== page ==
For decades, Lesaiton Lengoloni had few questions when his path crossed that of the largest land animal. “With a giraffe, you could feed the village for more than a week,” recalls the Samburu shepherd living on the Laikipia plateau in central Kenya.
“There was no particular pride in killing a giraffe, not a lion,” said the man with the face crushed by time, leaning on a stick.
And no matter if the hunt for this charismatic animal is considered poaching, “it was a means of sustenance, we ate the meat, we used the skin for the leather and made remedies, and the tails were symbolically offered to seniors, “he explains.
But over the years, he says, reticulated giraffes, the subspecies living in this region, have become increasingly rare.
In a context of population growth, their habitat has been increasingly fragmented and reduced, while some continue to kill giraffes only for their bones and brains, considered as cures for AIDS, or their tails.
At the continental level, the number of giraffes decreased by some 40% between 1985 and 2015, reaching about 98,000 individuals, according to figures compiled by the International Union for the Protection of Nature (IUCN), which however identifies distinct regional dynamics.
In Somalia, South Sudan, the Democratic Republic of the Congo and the Central African Republic, among other things, conflicts encourage poaching and make it virtually impossible to study and protect giraffes.
Notable increases have been recorded in southern Africa, but in eastern Africa the reticulated giraffe has lost about 60% of its individuals while the Nubian giraffe has experienced a tragic decline of 97%. In Central Africa, the Kordofan giraffe has seen its population decrease by 85%.
– Surprise –
IUCN's announcement of the giraffe ranking as “vulnerable” was welcomed with a relative surprise at the end of 2016. In the previous evaluation, in 2010, it was still classified as “minor concern”.
“The giraffe is a big animal that we see quite easily in parks and reserves, which could give the false impression that everything was fine,” says Julian Fennessy, co-chair of the IUCN Specialist Group for giraffes and okapis. “Especially since the problem lies mainly outside the protected areas”.
Many observers point to the threat of “silent extinction” for these reasons, especially since historically the giraffe has rarely attracted much interest from researchers.
“If we compare them to other charismatic species such as lions, elephants and rhinos, we know very little about giraffes,” says Symon Masiaine, coordinator of the program of study and protection of giraffes “Twiga Walinzi” ( Guardians of giraffes in Swahili), Kenya, started in 2016. “We are late, but things are changing”.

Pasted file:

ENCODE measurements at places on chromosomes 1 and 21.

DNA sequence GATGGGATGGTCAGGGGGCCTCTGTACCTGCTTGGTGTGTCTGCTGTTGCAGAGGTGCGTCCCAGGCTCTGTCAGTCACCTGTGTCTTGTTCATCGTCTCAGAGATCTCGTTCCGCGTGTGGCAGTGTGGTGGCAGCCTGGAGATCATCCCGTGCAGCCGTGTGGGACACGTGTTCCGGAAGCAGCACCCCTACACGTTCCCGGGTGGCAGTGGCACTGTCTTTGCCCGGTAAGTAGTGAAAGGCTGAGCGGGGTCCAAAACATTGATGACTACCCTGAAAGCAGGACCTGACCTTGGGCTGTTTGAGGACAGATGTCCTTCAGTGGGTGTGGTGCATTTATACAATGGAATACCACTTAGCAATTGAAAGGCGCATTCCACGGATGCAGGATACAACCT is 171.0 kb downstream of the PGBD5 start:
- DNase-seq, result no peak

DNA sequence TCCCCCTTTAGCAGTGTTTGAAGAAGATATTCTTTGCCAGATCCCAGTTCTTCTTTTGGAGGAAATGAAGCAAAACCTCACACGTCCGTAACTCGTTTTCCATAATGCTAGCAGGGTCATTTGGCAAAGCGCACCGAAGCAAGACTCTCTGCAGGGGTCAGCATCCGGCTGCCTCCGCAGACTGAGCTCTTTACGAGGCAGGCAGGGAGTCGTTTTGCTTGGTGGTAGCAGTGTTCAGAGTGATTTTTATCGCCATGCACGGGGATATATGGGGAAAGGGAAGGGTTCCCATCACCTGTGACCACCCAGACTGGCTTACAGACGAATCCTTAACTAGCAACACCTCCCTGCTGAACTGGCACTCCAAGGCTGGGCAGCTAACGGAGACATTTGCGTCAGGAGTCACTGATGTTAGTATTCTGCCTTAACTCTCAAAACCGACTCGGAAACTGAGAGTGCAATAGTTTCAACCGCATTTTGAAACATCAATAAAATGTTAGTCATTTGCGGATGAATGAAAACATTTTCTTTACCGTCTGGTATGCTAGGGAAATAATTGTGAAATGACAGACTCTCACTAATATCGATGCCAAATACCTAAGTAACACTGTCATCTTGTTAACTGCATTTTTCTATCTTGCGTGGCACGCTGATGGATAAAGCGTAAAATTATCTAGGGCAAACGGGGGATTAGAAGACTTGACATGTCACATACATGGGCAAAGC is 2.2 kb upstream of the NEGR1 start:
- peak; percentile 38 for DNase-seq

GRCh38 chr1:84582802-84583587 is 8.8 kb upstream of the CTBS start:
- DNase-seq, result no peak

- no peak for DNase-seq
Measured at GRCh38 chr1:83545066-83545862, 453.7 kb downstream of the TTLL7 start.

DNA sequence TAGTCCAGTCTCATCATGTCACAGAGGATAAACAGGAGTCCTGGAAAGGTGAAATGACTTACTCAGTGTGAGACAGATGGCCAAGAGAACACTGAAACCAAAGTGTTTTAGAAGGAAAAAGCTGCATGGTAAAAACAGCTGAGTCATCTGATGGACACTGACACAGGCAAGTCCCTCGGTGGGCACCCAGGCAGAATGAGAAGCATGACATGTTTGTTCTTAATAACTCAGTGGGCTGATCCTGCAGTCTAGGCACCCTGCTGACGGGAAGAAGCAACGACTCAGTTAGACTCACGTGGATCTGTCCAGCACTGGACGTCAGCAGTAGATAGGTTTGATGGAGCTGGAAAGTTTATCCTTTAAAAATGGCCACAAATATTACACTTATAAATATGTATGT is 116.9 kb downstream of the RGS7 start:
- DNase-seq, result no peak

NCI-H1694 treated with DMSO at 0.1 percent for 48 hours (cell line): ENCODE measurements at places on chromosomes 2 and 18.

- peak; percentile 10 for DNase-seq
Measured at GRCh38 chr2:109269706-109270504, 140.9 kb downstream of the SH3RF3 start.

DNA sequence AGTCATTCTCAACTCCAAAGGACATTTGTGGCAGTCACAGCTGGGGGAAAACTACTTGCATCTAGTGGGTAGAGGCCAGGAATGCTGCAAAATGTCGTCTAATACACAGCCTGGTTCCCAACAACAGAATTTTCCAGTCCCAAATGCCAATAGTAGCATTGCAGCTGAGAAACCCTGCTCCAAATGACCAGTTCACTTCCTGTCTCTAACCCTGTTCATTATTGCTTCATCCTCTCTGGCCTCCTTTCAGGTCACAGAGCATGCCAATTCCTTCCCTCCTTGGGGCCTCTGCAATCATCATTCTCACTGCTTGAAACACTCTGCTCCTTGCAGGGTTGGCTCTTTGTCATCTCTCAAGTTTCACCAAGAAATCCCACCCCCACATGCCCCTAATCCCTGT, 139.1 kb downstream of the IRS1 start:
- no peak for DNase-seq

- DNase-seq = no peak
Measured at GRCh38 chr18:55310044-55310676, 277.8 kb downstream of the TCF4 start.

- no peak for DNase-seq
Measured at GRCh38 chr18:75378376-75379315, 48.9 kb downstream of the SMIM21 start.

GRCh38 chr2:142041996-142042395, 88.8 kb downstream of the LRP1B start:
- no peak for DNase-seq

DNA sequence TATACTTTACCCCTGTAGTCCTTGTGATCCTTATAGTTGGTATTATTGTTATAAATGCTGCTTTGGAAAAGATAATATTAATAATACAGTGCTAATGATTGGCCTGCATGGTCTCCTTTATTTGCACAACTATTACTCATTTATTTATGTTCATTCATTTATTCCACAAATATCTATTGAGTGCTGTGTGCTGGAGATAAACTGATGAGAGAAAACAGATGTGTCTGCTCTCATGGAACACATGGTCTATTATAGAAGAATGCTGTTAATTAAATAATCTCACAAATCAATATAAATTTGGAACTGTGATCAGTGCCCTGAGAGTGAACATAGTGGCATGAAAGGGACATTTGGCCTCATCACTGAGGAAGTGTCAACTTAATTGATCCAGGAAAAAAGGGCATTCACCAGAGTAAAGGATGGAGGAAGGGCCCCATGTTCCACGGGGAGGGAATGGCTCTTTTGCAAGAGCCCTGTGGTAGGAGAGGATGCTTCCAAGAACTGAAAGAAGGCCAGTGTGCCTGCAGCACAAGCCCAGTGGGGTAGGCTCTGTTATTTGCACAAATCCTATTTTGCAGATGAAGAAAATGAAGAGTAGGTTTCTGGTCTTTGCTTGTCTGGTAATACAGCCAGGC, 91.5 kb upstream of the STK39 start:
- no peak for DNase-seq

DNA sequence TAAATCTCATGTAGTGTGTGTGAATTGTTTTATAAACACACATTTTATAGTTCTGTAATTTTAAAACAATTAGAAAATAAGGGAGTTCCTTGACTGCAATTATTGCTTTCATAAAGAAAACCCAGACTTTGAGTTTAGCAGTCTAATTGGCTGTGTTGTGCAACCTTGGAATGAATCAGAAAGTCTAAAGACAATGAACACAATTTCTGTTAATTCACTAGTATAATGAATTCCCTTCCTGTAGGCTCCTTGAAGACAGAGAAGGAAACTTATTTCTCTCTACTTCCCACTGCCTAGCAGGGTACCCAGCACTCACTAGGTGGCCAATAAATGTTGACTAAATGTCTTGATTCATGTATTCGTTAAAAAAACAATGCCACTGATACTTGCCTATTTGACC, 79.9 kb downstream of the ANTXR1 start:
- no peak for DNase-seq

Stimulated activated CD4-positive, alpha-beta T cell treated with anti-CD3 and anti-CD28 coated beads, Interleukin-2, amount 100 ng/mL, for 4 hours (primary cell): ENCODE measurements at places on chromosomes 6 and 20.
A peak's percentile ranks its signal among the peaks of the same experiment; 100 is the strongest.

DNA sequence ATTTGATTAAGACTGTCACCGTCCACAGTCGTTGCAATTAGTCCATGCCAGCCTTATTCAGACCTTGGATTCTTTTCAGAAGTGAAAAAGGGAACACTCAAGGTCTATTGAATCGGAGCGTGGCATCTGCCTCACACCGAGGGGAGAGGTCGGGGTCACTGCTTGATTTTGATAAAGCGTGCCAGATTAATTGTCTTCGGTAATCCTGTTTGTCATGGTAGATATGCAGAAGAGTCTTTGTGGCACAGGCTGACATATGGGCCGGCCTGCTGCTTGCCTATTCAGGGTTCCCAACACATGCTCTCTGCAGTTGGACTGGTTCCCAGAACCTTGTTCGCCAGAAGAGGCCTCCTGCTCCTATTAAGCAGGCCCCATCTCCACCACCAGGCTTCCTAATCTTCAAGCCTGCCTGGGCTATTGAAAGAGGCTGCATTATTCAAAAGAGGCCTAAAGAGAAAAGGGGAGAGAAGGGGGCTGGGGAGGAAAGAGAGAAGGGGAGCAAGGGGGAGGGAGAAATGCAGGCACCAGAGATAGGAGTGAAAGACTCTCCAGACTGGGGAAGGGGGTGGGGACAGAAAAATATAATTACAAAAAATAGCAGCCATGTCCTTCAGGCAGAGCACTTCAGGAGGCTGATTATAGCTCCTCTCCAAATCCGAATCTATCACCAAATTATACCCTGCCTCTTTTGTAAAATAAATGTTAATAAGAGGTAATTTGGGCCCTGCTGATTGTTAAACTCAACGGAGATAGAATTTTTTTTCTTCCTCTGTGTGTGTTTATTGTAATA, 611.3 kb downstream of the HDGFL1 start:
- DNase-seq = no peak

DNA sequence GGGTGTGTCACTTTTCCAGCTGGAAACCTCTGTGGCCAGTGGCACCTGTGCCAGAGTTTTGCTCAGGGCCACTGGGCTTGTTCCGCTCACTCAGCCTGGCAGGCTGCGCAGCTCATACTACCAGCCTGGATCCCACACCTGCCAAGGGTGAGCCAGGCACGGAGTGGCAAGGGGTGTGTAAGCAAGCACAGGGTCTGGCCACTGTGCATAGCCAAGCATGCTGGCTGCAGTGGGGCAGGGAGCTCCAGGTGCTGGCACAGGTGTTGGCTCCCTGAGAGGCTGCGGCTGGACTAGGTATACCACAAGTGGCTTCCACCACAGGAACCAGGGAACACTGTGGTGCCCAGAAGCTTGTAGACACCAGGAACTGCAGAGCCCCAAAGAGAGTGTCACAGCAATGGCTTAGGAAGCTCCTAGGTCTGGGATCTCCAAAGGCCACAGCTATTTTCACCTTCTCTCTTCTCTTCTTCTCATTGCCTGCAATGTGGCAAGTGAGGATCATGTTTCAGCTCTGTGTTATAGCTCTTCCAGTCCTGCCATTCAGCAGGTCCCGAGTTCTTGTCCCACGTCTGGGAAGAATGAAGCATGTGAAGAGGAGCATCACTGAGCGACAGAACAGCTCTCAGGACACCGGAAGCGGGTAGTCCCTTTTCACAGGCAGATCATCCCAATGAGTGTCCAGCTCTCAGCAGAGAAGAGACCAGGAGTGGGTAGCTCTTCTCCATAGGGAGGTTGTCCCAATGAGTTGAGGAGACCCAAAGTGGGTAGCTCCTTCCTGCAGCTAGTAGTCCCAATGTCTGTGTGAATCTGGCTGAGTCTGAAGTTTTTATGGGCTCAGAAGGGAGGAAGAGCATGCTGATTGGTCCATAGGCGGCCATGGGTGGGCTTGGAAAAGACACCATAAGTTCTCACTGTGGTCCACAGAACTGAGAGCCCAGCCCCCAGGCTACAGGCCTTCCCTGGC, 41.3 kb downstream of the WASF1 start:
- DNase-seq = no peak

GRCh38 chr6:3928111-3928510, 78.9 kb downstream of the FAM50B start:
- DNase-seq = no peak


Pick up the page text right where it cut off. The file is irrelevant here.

Arthur Muneza of the Giraffe Preservation Foundation recalls that the first long-term giraffe research was only done in Namibia in 2004, and that a number of giraffe data have been collected as part of on other animals.
It also notes that IUCN, in the absence of reliable data, had to wait until 2018 to be able to establish the threat level for some subspecies. The reticulate and the Maasai are now classified as “endangered”, the Nubian and Kordofan “critically endangered”.
“Without reliable data, it's difficult to establish adequate safeguards,” he says.
– Trophies –
The latest proposal is aimed at regulating international trade in giraffes under the Convention on International Trade in Endangered Species (CITES), which meets from 17 to 28 August in Geneva. But here too, a cruel lack of data takes center stage.
Six African countries, including Chad and Kenya, are proposing to classify giraffe as “a list of species that, although not necessarily threatened with extinction, could become extinct if trade in their specimens is not tightly controlled “. “Export or re-export permits” would therefore be mandatory.
Except there is “not enough reliable data” on the international trade in giraffes, whether trophies, body parts or artifacts, says Arthur Muneza. “It should first be a study to know the extent of the phenomenon and its possible influence on the populations of giraffes”.
Proponents of the proposal invoked the precautionary principle and stressed that a classification would force member countries to collect export data.
Critics denounce a proposal guided by “emotion” rather than “scientific facts,” and point out that the limited information available – the United States is the only country listing these imports – indicate that most of the trophies giraffes come from countries where giraffe populations are increasing (South Africa and Namibia).
On the set of Laikipia, Symon Masiaine believes that whatever the decision taken in Geneva, “it means that we speak about the giraffe, and it needs that”.